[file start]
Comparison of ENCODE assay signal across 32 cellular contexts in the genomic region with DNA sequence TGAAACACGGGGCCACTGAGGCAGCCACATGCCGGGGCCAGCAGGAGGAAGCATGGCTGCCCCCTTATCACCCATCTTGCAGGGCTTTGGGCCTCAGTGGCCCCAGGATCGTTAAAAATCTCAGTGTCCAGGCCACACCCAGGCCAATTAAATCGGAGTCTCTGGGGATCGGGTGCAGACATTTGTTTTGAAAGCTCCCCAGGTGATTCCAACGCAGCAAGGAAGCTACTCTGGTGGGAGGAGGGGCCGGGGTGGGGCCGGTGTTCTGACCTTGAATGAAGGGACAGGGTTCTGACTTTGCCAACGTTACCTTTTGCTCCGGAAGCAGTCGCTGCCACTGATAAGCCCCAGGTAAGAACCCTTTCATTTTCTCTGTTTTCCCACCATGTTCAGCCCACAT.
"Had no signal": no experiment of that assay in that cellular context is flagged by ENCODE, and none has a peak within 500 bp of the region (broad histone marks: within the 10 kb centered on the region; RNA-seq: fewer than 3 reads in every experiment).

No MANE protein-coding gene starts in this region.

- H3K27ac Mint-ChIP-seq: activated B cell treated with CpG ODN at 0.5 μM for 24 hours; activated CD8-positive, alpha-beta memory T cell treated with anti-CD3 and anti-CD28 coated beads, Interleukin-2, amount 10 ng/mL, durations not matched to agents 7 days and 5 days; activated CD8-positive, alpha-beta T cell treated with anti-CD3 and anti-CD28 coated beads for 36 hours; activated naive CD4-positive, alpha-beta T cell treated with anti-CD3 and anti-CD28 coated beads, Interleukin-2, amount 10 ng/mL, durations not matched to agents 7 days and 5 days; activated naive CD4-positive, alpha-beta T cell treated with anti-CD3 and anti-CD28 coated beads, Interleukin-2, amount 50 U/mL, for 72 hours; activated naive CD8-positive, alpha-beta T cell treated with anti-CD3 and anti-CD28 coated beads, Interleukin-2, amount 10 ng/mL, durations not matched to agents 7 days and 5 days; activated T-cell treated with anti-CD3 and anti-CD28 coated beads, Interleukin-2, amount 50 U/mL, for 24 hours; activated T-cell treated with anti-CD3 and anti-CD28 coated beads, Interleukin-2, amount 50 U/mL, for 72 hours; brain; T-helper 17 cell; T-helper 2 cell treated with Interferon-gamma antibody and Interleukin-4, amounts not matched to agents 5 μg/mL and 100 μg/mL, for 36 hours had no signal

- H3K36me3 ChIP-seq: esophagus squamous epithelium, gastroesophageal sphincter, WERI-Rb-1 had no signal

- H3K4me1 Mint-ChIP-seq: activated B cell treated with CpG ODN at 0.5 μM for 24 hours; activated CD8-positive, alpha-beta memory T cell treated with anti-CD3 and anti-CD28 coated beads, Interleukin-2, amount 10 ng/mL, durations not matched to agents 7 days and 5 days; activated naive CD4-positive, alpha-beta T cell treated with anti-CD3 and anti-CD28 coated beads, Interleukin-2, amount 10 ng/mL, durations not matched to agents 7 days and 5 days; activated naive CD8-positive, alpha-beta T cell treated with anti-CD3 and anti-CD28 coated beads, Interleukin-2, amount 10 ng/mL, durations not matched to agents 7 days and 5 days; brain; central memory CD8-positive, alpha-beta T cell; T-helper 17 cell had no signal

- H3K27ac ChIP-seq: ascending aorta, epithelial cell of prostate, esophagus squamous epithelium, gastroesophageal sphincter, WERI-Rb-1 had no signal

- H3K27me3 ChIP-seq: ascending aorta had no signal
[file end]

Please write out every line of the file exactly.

Comparison of ENCODE assay signal across 32 cellular contexts in the genomic region with DNA sequence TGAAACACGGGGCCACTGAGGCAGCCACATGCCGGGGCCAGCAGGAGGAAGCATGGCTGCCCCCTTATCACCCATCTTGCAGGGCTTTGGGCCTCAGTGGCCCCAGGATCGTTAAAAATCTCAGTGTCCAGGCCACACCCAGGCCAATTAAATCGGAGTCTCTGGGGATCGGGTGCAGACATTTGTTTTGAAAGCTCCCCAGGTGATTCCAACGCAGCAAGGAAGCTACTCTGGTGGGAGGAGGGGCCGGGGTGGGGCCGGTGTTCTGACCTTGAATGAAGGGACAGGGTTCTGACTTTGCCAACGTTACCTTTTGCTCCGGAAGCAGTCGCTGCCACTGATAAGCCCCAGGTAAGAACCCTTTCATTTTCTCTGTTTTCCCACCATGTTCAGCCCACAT.
"Had no signal": no experiment of that assay in that cellular context is flagged by ENCODE, and none has a peak within 500 bp of the region (broad histone marks: within the 10 kb centered on the region; RNA-seq: fewer than 3 reads in every experiment).

No MANE protein-coding gene starts in this region.

- H3K27ac Mint-ChIP-seq: activated B cell treated with CpG ODN at 0.5 μM for 24 hours; activated CD8-positive, alpha-beta memory T cell treated with anti-CD3 and anti-CD28 coated beads, Interleukin-2, amount 10 ng/mL, durations not matched to agents 7 days and 5 days; activated CD8-positive, alpha-beta T cell treated with anti-CD3 and anti-CD28 coated beads for 36 hours; activated naive CD4-positive, alpha-beta T cell treated with anti-CD3 and anti-CD28 coated beads, Interleukin-2, amount 10 ng/mL, durations not matched to agents 7 days and 5 days; activated naive CD4-positive, alpha-beta T cell treated with anti-CD3 and anti-CD28 coated beads, Interleukin-2, amount 50 U/mL, for 72 hours; activated naive CD8-positive, alpha-beta T cell treated with anti-CD3 and anti-CD28 coated beads, Interleukin-2, amount 10 ng/mL, durations not matched to agents 7 days and 5 days; activated T-cell treated with anti-CD3 and anti-CD28 coated beads, Interleukin-2, amount 50 U/mL, for 24 hours; activated T-cell treated with anti-CD3 and anti-CD28 coated beads, Interleukin-2, amount 50 U/mL, for 72 hours; brain; T-helper 17 cell; T-helper 2 cell treated with Interferon-gamma antibody and Interleukin-4, amounts not matched to agents 5 μg/mL and 100 μg/mL, for 36 hours had no signal

- H3K36me3 ChIP-seq: esophagus squamous epithelium, gastroesophageal sphincter, WERI-Rb-1 had no signal

- H3K4me1 Mint-ChIP-seq: activated B cell treated with CpG ODN at 0.5 μM for 24 hours; activated CD8-positive, alpha-beta memory T cell treated with anti-CD3 and anti-CD28 coated beads, Interleukin-2, amount 10 ng/mL, durations not matched to agents 7 days and 5 days; activated naive CD4-positive, alpha-beta T cell treated with anti-CD3 and anti-CD28 coated beads, Interleukin-2, amount 10 ng/mL, durations not matched to agents 7 days and 5 days; activated naive CD8-positive, alpha-beta T cell treated with anti-CD3 and anti-CD28 coated beads, Interleukin-2, amount 10 ng/mL, durations not matched to agents 7 days and 5 days; brain; central memory CD8-positive, alpha-beta T cell; T-helper 17 cell had no signal

- H3K27ac ChIP-seq: ascending aorta, epithelial cell of prostate, esophagus squamous epithelium, gastroesophageal sphincter, WERI-Rb-1 had no signal

- H3K27me3 ChIP-seq: ascending aorta had no signal